A royal mandate requires all clergy, schoolmasters and university members upon taking degrees to subscribe to the XLII Articles. They are written by Thomas Cranmer, but never receive the consent of Convocation and are never enforced by law.
The Forty-Two Articles of 1553 have four additional articles of an eschatological nature, namely on the resurrection of the dead, on the condition of the souls of the departed, on the millenarian heresy, and on eternal damnation of the wicked. All four were dropped at the revision of 1563 which produced the Thirty-Eight Articles. The addition of article XXIX on the manducatio impiorum achieved the final number of the XXXIX Articles of the Church of England.
In 1563, Convocation met under Archbishop Matthew Parker to revise the Articles. Convocation passed only 39 of the 42, and Queen Elizabeth I reduced the number to 38 by throwing out Article XXIX. In 1571, the 29th Article, despite the opposition of Bishop Edmund Guest, author of Article XXVIII, was inserted. The language of Article XXIX is based on the writings of Saint Augustine.
List of those of who reject traditional hellism
Wed Jan 30, 2013 4:44 am
Modern, 20th-21st centuries (death post 1900)
Convinced Christian Universalists
Carrol, Lewis, pen name of Charles Lutwidge Dodgson (1832 –1898), English writer, mathematician, logician, Anglican deacon and photographer. The author of the famous Alice in Wonderland . No evidence seen to date to of explicit expression of universalism by him. However, he was a very close friend of George MacDonald and in 1862, seemingly as a result of Rev. H.B. Wilson being charged with heresy for questioning eternal punishment, Carrol eschewed attendance at St Mary Magdalene, the prestigious University Parish Church and instead travelled each Sunday to London to attend St Peter’s Church in Vere St (just off Oxford Street), where the incumbent was the radical and controversial hopeful universalist F.D. Maurice. Some have seen he author’s tolerant and equable universalism in the famous races which follow under the Dodo’s presidency in Alice. ‘At last’ the Dodo said, ‘everybody has won, and all must have prizes’ (Alice in Wonderland). Carroll’s diary for July 20 1862 reads: ‘Morning and afternoon at Vere St. Mr Maurice preached both times. I like his sermons very much’ (Carroll’s diary for July 20 1862).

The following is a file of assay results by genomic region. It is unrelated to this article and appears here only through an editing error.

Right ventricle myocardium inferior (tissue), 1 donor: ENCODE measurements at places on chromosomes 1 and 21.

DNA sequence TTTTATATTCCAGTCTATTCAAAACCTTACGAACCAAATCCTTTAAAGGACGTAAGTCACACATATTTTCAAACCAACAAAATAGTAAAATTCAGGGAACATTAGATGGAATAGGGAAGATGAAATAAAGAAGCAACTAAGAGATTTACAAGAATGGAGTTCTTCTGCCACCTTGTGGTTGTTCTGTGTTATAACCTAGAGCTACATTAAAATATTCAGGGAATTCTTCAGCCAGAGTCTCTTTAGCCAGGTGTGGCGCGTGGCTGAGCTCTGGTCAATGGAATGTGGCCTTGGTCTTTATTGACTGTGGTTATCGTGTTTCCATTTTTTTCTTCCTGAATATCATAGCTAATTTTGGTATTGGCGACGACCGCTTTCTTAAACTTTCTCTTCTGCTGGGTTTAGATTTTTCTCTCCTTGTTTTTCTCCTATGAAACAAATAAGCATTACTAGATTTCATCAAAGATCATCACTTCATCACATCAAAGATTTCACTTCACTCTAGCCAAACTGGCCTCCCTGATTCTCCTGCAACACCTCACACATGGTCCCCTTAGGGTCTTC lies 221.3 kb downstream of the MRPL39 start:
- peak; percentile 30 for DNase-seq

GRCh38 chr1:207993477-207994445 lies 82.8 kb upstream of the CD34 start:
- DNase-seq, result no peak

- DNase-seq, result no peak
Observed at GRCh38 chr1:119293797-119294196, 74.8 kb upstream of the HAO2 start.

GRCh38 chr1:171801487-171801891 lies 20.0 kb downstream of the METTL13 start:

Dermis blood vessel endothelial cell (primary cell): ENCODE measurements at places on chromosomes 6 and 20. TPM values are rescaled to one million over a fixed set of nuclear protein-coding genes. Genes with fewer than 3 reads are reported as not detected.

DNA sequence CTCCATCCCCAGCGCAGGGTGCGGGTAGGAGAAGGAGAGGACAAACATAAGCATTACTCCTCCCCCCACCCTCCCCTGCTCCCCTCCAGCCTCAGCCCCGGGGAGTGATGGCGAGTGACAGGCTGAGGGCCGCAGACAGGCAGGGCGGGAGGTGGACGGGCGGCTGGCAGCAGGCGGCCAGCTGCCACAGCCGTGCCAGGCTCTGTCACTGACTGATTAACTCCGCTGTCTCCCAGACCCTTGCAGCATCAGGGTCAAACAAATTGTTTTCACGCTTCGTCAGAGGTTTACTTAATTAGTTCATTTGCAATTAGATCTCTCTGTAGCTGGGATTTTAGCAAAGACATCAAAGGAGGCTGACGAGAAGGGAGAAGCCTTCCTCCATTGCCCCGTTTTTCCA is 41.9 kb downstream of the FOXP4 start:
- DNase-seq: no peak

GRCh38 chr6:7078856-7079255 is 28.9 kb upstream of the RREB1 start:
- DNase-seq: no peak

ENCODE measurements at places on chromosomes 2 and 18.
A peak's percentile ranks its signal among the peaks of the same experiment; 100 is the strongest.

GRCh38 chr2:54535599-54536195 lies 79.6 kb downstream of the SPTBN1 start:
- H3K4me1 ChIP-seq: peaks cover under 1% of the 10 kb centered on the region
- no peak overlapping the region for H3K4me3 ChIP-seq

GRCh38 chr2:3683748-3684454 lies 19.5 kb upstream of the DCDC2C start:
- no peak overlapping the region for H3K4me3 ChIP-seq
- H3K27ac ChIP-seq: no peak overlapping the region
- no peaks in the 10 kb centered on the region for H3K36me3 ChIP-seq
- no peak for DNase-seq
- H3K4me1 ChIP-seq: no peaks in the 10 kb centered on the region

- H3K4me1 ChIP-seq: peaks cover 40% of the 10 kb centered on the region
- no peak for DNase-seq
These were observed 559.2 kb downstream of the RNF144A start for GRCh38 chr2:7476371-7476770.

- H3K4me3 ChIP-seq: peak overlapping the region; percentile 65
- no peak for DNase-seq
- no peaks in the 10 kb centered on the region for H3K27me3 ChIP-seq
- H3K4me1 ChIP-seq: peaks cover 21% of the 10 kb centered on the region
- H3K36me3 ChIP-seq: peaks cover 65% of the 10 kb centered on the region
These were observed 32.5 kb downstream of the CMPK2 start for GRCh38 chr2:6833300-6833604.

Rule #42 made up with clauses to silence remonstrance:
The helmsman used to stand by with tears in his eyes; he knew it was all wrong, but alas! Rule 42 of the Code, “No one shall speak to the Man at the Helm,” had been completed by the Bellman himself with the words “and the Man at the Helm shall speak to no one.“ So remonstrance was impossible, and no steering could be done till the next varnishing day. During these bewildering intervals the ship usually sailed backwards.
Lewis Carroll, The Hunting of the Snark, Preface
At this moment the King, who had been for some time busily writing in his note-book, cackled out ‘Silence!’ and read out from his book, ‘Rule Forty-two. ALL PERSONS MORE THAN A MILE HIGH TO LEAVE THE COURT.’ Everybody looked at Alice.
‘I’m not a mile high,’ said Alice.
‘You are,’ said the King.
‘Nearly two miles high,’ added the Queen.
‘Well, I shan’t go, at any rate,’ said Alice: ‘besides, that’s not a regular rule: you invented it just now.’
‘It’s the oldest rule in the book,’ said the King.
‘Then it ought to be Number One,’ said Alice.
Lewis Carroll, Alice in Wonderland, chapter XII
Some links related to Thomas Cranmer (from my reddit postings):
- Henry Holiday’s illustration to the chapter The Vanishing in Lewis Carroll’s The Hunting of the Snark and Thomas Cranmer’s burning
- print Faiths Victorie in Romes Crueltie
- painting King Edward VI and the Pope
- some notes on Thomes Cranmer’s 42 Articles (This is the source of the page you just are reading)
- The Baker‘s 42 boxes
- about Thomas Cranmer
- Thomas Cranmer: the Yes-Man who said No and how The Hunting ot the Snark introduced Thomas Cranmer to a reader.
- search “Thomas Cranmer” in /r/TheHuntingOfTheSnark
- search “Thomas Cranmer” in reddit
- Thomas Cranmer’s 42 Boxes